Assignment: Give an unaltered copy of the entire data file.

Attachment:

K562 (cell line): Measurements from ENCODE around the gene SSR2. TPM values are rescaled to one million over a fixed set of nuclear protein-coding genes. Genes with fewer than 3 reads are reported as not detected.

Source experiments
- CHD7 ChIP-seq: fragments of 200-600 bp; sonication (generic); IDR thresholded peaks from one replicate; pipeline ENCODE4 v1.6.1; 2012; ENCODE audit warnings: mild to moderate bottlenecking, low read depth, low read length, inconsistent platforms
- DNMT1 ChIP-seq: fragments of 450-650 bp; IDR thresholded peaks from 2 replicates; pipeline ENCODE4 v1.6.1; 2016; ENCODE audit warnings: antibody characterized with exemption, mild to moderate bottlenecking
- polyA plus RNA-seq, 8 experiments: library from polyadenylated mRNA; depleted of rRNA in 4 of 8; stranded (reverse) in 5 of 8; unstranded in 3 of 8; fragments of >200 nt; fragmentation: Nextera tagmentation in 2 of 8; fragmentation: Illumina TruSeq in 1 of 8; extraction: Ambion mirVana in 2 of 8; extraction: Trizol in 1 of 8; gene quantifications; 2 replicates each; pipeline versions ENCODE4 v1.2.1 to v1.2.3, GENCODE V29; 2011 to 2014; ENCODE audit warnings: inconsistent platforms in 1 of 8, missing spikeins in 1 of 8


K562 (cell line): Measurements from ENCODE around the gene SSR2. TPM values are rescaled to one million over a fixed set of nuclear protein-coding genes. Genes with fewer than 3 reads are reported as not detected.

Source experiments
- CHD7 ChIP-seq: fragments of 200-600 bp; sonication (generic); IDR thresholded peaks from one replicate; pipeline ENCODE4 v1.6.1; 2012; ENCODE audit warnings: mild to moderate bottlenecking, low read depth, low read length, inconsistent platforms
- DNMT1 ChIP-seq: fragments of 450-650 bp; IDR thresholded peaks from 2 replicates; pipeline ENCODE4 v1.6.1; 2016; ENCODE audit warnings: antibody characterized with exemption, mild to moderate bottlenecking
- polyA plus RNA-seq, 8 experiments: library from polyadenylated mRNA; depleted of rRNA in 4 of 8; stranded (reverse) in 5 of 8; unstranded in 3 of 8; fragments of >200 nt; fragmentation: Nextera tagmentation in 2 of 8; fragmentation: Illumina TruSeq in 1 of 8; extraction: Ambion mirVana in 2 of 8; extraction: Trizol in 1 of 8; gene quantifications; 2 replicates each; pipeline versions ENCODE4 v1.2.1 to v1.2.3, GENCODE V29; 2011 to 2014; ENCODE audit warnings: inconsistent platforms in 1 of 8, missing spikeins in 1 of 8